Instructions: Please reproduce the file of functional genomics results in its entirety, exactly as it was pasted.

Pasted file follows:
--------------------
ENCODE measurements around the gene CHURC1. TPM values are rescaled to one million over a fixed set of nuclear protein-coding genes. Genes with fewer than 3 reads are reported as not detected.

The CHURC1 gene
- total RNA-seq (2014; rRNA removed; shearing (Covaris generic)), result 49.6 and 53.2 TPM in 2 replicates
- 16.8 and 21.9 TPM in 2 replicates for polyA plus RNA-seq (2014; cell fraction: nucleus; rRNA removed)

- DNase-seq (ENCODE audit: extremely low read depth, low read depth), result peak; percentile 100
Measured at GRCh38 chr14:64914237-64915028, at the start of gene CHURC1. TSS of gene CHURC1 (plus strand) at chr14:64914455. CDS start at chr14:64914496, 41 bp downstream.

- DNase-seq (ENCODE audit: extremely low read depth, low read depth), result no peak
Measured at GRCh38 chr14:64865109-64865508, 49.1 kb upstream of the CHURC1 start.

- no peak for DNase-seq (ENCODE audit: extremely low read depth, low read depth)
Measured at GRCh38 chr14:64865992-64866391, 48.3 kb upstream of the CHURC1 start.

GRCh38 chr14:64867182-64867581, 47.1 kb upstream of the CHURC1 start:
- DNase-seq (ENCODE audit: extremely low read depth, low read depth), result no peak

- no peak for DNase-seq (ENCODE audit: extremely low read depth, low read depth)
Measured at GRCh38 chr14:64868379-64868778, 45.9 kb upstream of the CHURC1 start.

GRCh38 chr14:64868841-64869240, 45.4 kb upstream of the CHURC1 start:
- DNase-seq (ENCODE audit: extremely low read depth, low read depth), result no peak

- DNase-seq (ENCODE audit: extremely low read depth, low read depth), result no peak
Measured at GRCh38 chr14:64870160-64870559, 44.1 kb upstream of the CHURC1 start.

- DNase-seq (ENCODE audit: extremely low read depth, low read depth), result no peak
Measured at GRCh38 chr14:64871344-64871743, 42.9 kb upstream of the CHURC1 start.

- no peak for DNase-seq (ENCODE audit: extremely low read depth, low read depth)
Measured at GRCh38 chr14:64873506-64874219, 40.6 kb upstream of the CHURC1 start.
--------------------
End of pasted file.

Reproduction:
ENCODE measurements around the gene CHURC1. TPM values are rescaled to one million over a fixed set of nuclear protein-coding genes. Genes with fewer than 3 reads are reported as not detected.

The CHURC1 gene
- total RNA-seq (2014; rRNA removed; shearing (Covaris generic)), result 49.6 and 53.2 TPM in 2 replicates
- 16.8 and 21.9 TPM in 2 replicates for polyA plus RNA-seq (2014; cell fraction: nucleus; rRNA removed)

- DNase-seq (ENCODE audit: extremely low read depth, low read depth), result peak; percentile 100
Measured at GRCh38 chr14:64914237-64915028, at the start of gene CHURC1. TSS of gene CHURC1 (plus strand) at chr14:64914455. CDS start at chr14:64914496, 41 bp downstream.

- DNase-seq (ENCODE audit: extremely low read depth, low read depth), result no peak
Measured at GRCh38 chr14:64865109-64865508, 49.1 kb upstream of the CHURC1 start.

- no peak for DNase-seq (ENCODE audit: extremely low read depth, low read depth)
Measured at GRCh38 chr14:64865992-64866391, 48.3 kb upstream of the CHURC1 start.

GRCh38 chr14:64867182-64867581, 47.1 kb upstream of the CHURC1 start:
- DNase-seq (ENCODE audit: extremely low read depth, low read depth), result no peak

- no peak for DNase-seq (ENCODE audit: extremely low read depth, low read depth)
Measured at GRCh38 chr14:64868379-64868778, 45.9 kb upstream of the CHURC1 start.

GRCh38 chr14:64868841-64869240, 45.4 kb upstream of the CHURC1 start:
- DNase-seq (ENCODE audit: extremely low read depth, low read depth), result no peak

- DNase-seq (ENCODE audit: extremely low read depth, low read depth), result no peak
Measured at GRCh38 chr14:64870160-64870559, 44.1 kb upstream of the CHURC1 start.

- DNase-seq (ENCODE audit: extremely low read depth, low read depth), result no peak
Measured at GRCh38 chr14:64871344-64871743, 42.9 kb upstream of the CHURC1 start.

- no peak for DNase-seq (ENCODE audit: extremely low read depth, low read depth)
Measured at GRCh38 chr14:64873506-64874219, 40.6 kb upstream of the CHURC1 start.